Wait a minute, are you flushing that wipe? And where are you throwing those gloves and masks? - Generocity Philly

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Apr. 14, 2020 1:58 pm

Wait a minute, are you flushing that wipe? And where are you throwing those gloves and masks?

The Philadelphia Water Department says COVID-19 detritus is mucking up the sewer systems.

(Image by artpolka for Pixabay)

Dear Philly — stop flushing your wipes. They end up in the sewer system, where they glom onto other icky and grotesque substances and become an infrastructure nightmare.

The Philadelphia Water Department is pleading with the city’s residents to stop flushing even those wipes marketed as flushable, citing concerns over the Department’s three water pollution control plants and 19 pumping stations.

Seems those otherwise nondescript wipes draw fat and grease to them, snowballing into “fatbergs” which, because of their size, can create blockages that “require major emergency sewer repairs and [that] close streets for extended periods.”

“We understand people want to be safe and are using more wipes these days but flushing any wipe or any material other than toilet paper is just irresponsible,” said Philadelphia Water Department Commissioner Randy E. Hayman in an emailed statement. “These materials can create serious problems the moment you flush them. They clog pipes at homes, in the street, and at our facilities.”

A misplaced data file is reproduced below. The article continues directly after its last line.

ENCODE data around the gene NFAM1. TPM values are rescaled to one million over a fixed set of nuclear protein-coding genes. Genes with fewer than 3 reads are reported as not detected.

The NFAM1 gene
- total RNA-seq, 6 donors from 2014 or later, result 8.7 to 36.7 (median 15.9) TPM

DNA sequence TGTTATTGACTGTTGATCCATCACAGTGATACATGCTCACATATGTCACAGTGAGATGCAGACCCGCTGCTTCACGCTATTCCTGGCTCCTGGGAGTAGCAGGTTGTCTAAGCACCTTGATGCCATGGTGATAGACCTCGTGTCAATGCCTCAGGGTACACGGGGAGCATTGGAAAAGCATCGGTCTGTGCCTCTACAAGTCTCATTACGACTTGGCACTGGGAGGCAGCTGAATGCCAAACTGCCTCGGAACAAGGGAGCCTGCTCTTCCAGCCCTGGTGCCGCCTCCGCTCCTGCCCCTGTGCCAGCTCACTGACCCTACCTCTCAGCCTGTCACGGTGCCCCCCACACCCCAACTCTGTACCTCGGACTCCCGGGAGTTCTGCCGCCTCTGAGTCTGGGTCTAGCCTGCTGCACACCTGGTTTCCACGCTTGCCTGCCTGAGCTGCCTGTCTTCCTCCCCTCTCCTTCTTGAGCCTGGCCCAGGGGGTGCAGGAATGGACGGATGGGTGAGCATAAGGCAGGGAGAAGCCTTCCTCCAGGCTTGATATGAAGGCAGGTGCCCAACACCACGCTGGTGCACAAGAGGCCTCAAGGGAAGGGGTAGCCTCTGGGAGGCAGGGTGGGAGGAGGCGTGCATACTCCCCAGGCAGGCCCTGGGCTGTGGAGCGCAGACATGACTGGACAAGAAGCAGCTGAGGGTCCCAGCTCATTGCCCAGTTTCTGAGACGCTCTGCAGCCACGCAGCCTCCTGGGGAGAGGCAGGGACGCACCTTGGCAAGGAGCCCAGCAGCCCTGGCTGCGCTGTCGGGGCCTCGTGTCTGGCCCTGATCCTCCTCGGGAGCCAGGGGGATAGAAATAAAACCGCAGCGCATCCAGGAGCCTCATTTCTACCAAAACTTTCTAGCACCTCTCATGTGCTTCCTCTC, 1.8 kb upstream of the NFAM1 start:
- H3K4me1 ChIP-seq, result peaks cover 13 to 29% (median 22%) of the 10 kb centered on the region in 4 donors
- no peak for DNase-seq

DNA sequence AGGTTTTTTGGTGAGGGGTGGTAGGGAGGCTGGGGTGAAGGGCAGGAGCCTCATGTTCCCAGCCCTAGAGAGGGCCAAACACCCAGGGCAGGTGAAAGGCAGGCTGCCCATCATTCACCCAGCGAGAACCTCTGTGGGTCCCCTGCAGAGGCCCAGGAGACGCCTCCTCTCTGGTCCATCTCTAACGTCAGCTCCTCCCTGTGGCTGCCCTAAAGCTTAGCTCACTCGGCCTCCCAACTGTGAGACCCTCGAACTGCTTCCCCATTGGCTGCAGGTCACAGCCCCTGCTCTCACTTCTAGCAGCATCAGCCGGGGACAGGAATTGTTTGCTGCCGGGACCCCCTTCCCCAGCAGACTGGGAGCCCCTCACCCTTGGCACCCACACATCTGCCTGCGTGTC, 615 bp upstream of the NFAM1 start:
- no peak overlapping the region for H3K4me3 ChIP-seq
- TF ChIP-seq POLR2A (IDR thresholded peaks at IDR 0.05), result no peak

Also, while we’ve got your attention, stop throwing your gloves and masks on the ground. The rain washes them into the same beleaguered system.

We know this is serious, but it’s also a bit entertaining in its own gross way.

In addition to learning about the existence of fatbergs (which can end up weighing tons), the Water Department’s statement informs us that 13 of its sanitary pump stations have been impacted by wipes; three combined sewer stations have been impacted by flushed wipes and discarded gloves, masks and other litter; and three stormwater stations have been impacted by litter like gloves and masks.

“We are all making many changes to deal with this health crisis, but we need to work together to avoid more problems with the infrastructure we depend on,” Hayman said. “Philadelphians have been expressing tremendous gratitude for the services we provide. But we need them to work with us. We can get through this together, and not flushing wipes or littering are really simple ways to help your city and the environment.”

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